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Tuesday, June 17, 2008

THE LATEST study on the impact of vouchers for D.C. students is sure to be read through a prism. Supporters of the scholarship program will see a glass half-full, opponents one half-empty. We prefer the characterization of the federal researcher who directed the exhaustive study: "promising findings" but no slam-dunk. And that's why it would be wrong for Congress to abort a program whose potential is still being studied and realized.

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The report released yesterday by the U.S. Education Department's Institute of Education Sciences covered only 19 months of students' participation in the program. Accordingly, it found no statistically significant difference in test scores overall between students who were offered a scholarship and students who were not. But researchers reported an encouraging trend. Specifically, 88 percent of participating students are reading two to four months ahead of children who did not receive a scholarship. It is hard, as institute director Grover J. Whitehurst noted, to positively drive reading results, so the findings are significant.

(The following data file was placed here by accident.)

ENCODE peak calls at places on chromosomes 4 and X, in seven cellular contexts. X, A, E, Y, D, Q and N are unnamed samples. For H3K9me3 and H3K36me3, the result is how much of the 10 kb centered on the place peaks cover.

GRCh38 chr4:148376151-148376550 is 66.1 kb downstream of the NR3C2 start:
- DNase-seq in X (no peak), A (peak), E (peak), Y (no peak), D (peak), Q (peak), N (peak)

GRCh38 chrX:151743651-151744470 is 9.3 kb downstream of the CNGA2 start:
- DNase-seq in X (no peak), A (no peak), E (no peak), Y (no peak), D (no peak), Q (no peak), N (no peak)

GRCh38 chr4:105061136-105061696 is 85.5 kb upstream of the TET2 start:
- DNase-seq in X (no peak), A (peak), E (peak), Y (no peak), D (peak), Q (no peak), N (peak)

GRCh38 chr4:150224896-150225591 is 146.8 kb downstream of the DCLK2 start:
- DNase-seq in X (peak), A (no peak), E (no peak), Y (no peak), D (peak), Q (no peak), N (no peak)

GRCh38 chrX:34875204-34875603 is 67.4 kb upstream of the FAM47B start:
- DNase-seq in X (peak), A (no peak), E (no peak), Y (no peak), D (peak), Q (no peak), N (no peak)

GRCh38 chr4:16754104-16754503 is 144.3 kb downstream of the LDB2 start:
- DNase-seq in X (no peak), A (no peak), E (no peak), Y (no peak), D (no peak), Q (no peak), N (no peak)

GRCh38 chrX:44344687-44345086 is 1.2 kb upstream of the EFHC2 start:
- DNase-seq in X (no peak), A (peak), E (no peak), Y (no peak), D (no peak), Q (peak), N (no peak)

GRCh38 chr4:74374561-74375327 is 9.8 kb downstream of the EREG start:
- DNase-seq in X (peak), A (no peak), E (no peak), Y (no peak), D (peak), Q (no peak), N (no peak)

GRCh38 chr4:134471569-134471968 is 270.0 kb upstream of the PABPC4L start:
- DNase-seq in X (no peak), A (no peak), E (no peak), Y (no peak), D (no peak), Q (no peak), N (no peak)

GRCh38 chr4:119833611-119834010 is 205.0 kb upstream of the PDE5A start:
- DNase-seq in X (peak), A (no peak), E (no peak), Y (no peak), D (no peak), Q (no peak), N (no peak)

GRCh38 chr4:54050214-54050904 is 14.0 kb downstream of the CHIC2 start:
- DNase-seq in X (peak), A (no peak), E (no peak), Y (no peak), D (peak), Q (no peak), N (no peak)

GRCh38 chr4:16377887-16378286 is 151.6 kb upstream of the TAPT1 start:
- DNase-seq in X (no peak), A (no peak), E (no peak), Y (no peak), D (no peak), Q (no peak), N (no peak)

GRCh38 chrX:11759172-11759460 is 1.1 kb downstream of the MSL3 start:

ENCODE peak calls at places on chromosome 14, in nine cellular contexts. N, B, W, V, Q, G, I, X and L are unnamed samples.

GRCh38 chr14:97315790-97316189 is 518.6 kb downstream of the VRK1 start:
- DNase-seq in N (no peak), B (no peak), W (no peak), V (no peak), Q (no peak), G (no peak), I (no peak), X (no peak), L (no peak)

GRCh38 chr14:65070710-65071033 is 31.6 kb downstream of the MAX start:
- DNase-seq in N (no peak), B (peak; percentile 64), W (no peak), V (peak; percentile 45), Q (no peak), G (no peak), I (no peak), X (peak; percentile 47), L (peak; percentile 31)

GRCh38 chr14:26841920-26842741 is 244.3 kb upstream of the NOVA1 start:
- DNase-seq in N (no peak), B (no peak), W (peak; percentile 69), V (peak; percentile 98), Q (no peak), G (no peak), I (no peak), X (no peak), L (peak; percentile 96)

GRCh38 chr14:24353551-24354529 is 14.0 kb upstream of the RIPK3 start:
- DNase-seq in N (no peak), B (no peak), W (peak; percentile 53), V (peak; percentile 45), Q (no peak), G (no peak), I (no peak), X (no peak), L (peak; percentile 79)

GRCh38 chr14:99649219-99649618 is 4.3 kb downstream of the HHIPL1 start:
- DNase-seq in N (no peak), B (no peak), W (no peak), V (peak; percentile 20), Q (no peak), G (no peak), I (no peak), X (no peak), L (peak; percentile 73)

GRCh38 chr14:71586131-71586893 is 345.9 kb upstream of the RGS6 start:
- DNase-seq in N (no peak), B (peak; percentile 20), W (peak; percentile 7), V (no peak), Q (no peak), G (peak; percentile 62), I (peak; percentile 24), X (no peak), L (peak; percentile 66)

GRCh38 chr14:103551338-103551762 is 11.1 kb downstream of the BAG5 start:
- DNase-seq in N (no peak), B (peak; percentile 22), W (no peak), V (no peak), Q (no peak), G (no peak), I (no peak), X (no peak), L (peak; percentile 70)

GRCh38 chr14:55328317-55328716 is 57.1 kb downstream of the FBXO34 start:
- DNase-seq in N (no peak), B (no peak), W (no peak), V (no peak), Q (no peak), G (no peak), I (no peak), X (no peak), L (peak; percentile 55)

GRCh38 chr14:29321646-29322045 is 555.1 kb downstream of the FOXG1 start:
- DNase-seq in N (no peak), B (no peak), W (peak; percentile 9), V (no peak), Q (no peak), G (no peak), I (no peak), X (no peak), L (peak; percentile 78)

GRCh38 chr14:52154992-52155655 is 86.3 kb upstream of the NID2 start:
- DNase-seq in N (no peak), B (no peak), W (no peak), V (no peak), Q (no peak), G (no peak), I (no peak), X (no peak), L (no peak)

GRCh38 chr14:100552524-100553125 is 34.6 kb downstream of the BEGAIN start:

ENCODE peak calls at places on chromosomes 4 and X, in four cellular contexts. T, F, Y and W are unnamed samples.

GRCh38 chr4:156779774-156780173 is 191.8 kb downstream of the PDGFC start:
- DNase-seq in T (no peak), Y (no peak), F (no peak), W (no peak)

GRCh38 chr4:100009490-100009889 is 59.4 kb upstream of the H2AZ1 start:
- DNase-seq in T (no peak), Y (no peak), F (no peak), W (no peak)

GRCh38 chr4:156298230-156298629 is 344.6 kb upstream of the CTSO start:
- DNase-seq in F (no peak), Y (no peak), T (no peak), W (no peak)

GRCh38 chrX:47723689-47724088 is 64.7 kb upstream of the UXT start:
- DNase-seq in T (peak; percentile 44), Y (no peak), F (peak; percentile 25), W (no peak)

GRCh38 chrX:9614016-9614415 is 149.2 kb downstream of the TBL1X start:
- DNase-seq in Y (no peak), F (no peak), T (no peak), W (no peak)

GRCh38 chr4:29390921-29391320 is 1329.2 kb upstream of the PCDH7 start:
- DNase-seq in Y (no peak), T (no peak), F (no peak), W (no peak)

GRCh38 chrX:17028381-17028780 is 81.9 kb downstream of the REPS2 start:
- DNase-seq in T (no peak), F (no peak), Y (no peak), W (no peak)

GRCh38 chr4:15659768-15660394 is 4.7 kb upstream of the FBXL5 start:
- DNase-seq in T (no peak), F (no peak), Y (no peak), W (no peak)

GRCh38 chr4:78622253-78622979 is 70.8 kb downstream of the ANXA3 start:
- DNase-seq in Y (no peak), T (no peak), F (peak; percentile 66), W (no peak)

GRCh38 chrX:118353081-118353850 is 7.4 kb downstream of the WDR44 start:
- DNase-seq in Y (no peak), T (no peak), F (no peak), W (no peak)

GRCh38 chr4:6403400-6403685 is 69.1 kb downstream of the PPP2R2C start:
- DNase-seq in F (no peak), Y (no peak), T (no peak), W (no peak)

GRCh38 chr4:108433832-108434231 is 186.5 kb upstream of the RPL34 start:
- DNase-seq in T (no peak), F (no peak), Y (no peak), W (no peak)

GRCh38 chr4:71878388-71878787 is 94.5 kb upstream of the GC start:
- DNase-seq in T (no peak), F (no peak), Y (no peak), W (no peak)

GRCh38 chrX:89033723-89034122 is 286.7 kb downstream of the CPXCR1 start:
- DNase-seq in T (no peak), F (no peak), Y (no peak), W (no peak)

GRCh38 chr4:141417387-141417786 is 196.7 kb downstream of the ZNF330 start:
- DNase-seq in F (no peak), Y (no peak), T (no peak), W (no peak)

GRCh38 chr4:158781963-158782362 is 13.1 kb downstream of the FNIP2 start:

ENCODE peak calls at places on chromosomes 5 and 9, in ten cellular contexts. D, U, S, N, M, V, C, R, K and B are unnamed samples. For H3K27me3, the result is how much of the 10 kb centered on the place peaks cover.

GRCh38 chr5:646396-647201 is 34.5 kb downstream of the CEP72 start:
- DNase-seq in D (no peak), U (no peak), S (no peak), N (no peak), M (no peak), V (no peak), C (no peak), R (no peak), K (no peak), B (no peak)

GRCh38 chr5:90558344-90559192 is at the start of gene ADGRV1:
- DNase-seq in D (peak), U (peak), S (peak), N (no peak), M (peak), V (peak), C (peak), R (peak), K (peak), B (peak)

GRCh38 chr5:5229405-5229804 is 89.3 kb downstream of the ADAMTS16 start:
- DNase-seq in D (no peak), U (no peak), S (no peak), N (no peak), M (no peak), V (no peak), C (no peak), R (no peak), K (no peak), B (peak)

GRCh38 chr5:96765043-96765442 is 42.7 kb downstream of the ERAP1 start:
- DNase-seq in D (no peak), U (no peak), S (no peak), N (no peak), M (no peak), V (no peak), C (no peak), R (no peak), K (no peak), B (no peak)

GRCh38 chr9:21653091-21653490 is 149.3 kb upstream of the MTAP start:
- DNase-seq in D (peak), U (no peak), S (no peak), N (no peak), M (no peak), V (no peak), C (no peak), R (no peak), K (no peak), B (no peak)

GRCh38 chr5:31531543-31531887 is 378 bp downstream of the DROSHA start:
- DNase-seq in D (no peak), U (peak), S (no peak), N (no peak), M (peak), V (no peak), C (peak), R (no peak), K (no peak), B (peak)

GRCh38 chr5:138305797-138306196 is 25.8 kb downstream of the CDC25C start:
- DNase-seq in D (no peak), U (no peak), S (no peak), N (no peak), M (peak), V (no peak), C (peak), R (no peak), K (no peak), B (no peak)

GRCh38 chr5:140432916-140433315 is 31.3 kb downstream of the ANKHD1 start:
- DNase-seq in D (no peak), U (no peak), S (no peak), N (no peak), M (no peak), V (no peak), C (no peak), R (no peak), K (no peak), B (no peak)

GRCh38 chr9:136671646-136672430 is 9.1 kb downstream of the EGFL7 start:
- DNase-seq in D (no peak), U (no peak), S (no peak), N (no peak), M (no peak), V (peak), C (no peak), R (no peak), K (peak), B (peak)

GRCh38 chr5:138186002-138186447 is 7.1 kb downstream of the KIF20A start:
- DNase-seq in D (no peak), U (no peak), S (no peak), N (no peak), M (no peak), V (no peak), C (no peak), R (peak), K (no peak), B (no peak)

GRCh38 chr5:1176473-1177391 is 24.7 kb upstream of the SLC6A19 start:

So, too, is the report's conclusion that parents continue to be satisfied with the program and the all-important choice it gives them in the education of their children. The study echoed previous reports in which parents whose children were offered scholarships were much more likely to give their child's school an A or B grade. Lost in the rhetoric about the politics of the program is the simple fact that, if not for these vouchers, 86 percent of these 1,900 children would be attending failing D.C. schools.

Members of a House Appropriations subcommittee today will take up President Bush's request for $18 million to continue the voucher program, along with new money for public and charter schools. Before they adopt language dismantling the program, they might want to take a good, hard look at who these children are: mostly African Americans from mainly single-parent households with incomes averaging around $22,700. As Sen. Joseph I. Lieberman (I-Conn.) wrote in an eloquent appeal to Del. Eleanor Holmes Norton, a voucher critic: "The program is offering these students an opportunity that would probably otherwise be closed to them, but open to the children of more affluent families." Children, say, like the sons and daughters of those who get to vote on whether this program will continue.


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